If you tell enough stories, perhaps the moral will show up.


Barefoot Security Anti Malware

I do get asked for security advice, but not that often these days. Often, much more often, I want to tell people, to SAVE them. Yes.
So this a worked-up version of an email I send out. It's how to keep control of your computer, your data and your passwords by preventing malware on your PC. I'm aiming at the ordinary PC/Windows user with occasional notes about Apple and Linux. It's in rough priority order, and it's mostly advice I follow myself (though it's not all of the paranoid steps I take.)
If you think I should have put AV software top of the list, you should remember that I am a security Expert. Yes, and I have business cards which say just that.

Keep your Thinking Cap Securely ON  Why on earth would you click on THAT?
If the answer is "because THOSE sites are the ones I chiefly love looking at" then you need to pay close attention to the rest of this list.
And if you say "because I'm human and I'm not 100% focussed 100% of the time" then you should read on too.
Backup your Files  Anything you care about should be on media which you don't leave plugged in. There are some nasty malware infections which are simplest to eradicate with a format and restore, so backups are essential. (And there's always fire, flood, technical failure and stupidity, if malware doesn't worry you!)
It's a big topic. You need to think about having a regular system that will show you if copies get lost or aren't taken, about, testing your backups, satisfying any data protection obligations, encryption if you worry about people reading it, and keeping media out of the range of that fire/flood/whatever.
It's a shame that it's a top priority as it's none too easy. If you're in doubt about how to do this, I suggest you set up with a UK online backup services, test their software, check their prices and get value out of their support line!
Don't do PC Work as an Administrator  This is really just for Windows users as Mac and Linux set it up correctly anyway. Windows 7 and Vista are better, but you should still arrange to work as a non-admin.
In XP, go into the control panel and set up a new admin account. Then make your regular account into a limited user. Use the limited account for all browsing, email, word processing etc. Only use the admin account to install software, add new hardware, and set up users.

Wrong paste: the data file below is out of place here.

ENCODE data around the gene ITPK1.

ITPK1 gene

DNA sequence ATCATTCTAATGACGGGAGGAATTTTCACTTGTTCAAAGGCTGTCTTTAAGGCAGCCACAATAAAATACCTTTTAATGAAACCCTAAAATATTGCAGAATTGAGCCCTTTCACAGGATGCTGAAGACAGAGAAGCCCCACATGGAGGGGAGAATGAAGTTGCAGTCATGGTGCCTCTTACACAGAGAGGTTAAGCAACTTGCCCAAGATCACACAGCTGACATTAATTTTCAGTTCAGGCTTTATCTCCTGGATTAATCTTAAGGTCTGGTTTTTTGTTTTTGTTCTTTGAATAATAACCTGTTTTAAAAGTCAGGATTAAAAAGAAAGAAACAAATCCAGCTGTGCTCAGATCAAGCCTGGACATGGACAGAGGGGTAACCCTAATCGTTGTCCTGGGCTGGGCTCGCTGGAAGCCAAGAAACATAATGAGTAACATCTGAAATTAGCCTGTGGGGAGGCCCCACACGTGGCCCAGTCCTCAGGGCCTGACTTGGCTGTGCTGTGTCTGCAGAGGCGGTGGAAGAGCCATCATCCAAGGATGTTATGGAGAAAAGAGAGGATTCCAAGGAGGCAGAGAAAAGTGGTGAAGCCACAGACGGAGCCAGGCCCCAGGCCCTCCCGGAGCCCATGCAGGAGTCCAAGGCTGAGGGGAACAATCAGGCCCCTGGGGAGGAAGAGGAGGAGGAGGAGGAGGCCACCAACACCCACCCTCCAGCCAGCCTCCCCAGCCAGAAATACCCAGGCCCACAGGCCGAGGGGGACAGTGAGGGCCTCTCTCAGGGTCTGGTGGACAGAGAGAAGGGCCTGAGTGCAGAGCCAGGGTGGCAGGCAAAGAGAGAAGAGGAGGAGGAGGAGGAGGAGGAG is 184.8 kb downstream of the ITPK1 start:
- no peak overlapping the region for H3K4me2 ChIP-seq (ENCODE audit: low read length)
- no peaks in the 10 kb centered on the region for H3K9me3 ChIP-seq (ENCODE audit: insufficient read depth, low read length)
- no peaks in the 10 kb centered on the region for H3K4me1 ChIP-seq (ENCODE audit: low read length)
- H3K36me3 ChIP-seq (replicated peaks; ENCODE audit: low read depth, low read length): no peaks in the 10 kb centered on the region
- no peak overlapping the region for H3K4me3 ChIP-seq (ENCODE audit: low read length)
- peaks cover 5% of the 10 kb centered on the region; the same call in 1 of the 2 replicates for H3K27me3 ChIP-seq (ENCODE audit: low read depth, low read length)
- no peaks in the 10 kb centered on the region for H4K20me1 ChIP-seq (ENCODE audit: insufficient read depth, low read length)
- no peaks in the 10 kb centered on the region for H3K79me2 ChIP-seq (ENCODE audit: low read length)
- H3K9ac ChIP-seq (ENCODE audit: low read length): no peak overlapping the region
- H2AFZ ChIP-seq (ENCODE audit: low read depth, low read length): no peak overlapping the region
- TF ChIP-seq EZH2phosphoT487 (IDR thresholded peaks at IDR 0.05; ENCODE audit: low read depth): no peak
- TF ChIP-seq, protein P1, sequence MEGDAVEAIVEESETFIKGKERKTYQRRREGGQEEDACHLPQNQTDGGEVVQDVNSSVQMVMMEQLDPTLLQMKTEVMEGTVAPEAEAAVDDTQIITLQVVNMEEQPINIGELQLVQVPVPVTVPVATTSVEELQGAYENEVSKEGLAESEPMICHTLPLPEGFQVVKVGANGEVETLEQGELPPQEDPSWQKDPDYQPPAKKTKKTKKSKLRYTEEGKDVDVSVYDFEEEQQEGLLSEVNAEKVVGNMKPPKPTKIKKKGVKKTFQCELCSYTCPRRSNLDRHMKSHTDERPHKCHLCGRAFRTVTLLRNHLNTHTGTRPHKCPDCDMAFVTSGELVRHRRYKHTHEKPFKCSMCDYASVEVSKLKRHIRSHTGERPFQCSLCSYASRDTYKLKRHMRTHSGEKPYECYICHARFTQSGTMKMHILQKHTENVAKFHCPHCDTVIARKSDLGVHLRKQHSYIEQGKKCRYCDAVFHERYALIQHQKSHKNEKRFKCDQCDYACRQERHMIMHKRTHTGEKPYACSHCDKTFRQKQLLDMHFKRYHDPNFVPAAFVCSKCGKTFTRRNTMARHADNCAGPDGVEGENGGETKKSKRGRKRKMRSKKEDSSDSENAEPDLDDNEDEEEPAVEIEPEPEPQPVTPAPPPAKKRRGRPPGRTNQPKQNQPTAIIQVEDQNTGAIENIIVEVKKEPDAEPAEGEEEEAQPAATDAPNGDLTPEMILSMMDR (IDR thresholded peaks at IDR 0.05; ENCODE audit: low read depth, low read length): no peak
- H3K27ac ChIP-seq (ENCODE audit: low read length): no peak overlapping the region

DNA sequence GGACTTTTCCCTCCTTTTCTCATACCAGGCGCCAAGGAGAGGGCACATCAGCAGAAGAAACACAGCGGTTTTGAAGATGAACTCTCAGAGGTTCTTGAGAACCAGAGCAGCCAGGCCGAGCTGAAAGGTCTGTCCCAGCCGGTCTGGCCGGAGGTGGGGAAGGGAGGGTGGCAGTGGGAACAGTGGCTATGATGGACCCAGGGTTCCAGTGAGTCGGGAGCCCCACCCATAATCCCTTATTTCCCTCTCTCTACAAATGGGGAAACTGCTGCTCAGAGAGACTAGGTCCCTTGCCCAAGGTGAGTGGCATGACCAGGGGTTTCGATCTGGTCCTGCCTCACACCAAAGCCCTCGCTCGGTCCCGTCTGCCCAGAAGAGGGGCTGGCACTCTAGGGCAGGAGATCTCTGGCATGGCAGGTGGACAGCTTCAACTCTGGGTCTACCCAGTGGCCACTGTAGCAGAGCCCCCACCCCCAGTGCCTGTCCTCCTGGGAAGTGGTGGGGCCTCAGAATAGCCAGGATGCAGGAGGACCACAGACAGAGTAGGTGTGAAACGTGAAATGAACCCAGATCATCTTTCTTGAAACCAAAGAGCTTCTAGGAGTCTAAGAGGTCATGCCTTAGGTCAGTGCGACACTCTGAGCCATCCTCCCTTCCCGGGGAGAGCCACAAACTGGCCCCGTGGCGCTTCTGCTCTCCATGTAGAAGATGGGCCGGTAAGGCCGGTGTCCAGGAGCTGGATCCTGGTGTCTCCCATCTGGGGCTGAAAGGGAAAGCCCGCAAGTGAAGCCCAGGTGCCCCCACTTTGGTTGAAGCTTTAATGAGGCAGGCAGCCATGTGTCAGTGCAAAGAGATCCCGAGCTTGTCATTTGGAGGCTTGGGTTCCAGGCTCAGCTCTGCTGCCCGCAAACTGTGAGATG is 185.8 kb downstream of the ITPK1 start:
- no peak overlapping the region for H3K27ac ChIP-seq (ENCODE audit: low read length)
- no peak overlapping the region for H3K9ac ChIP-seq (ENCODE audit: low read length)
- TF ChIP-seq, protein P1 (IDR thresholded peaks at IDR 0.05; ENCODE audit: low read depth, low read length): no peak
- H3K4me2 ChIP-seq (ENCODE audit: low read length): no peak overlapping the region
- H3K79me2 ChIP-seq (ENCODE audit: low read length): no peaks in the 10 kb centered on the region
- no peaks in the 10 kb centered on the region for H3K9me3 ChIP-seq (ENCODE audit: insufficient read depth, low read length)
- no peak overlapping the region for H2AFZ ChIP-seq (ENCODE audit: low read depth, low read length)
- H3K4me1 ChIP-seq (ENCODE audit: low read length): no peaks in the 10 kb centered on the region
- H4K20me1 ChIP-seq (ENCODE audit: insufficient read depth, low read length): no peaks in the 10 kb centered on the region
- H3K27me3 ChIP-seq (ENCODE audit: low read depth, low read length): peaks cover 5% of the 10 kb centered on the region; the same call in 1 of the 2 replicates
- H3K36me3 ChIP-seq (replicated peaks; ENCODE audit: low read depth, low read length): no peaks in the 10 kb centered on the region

This simple trick stops a proportion of Windows malware, when malware programmers are lazy and assume you haven't taken this precaution -- as most people haven't. Even though attackers are wising up now, and plenty of password stealers and others will now install without admin, it's still an important precaution because it stops rootkits, and ensures that installed malware is easier to clean off.
The problem is that other programmers, especially games programmers, are just as lazy as malware authors so their stuff won't work. Software which insists on admin privileges to run (rather than to install) should be rejected as unfit. If you're stuck with it, investigate "run as".
Apply Security Fixes  Ensure that all security updates apply automatically. Malware uses unpatched vulnerabilities to install. Vulnerabilities are sometimes being exploited even before they are fixed, so ignore people who say you should wait a few days -- it's too complicated, and the risk of you forgetting or being exploited in those few days is much greater than that of a bad patch.
In Windows take a moment to turn the software firewall on, as that setting is nearby.
Keep your Auxilliary Programs Up To Date  Make sure that all of the extra stuff you need for the full experience (Adobe Reader, Flash, Shockwave, Quicktime, Java) are up to date. Secunia Inspector is a good way to check.
Most modern attacks arrive through these products. If you use Office, Photoshop or whatever make sure you get updates for that too.
Use a Less Common Browser  On Windows, don't use Internet Explorer (except for updates where it makes you do it.) On Mac, don't use Safari. Malware authors naturally target the common browsers.
On Windows, install and use Google Chrome browser because it can update itself as a non-admin (unlike Firefox). If you must browse as an admin, install Firefox and learn to use it with NoScript.
Also in Windows, take the time to keep IE up to date. Even if you think you're not using it, you don't want old versions on your PC.
Use AV Software  On Windows, Microsoft Security Essentials is good enough -- free, unobtrusive and good quality -- if you avoid admin browsing and email. Check that it is updating automatically.
I confess I don't run AV myself, but it seems like a necessity for people who like to test animated cursors or other oddments.
Disable the Big Adobe Reader Mistakes  Adobe stuff needs special attention. There's just so much malware targeting it, and it's not easy to keep up with the updates. PDF used to be a handy document format, now it's a malware magnet. Reader X (10) is an improvement, but it's still a bore. You have to switch off the idiot features that Adobe added.
Start the Adobe Reader and pull down Edit/Preferences…
  • Select Trust Manager in the list and clear the checkbox marked "Allow opening of non-PDF file attachments with external applications"
  • Select JavaScript and clear the checkbox marked "Enable Acrobat JavaScript"
You need to repeat for every user account that uses Reader. There are equivalent settings in Acrobat if you use that -- you'll need to find them yourself.
So will these make you secure? Well, no; nothing will. But they will stop you from being a soft target. If you have secrets to keep, there's a whole other journey about understanding the settings on your accounts, encrypting data and the rest. But that is another post.

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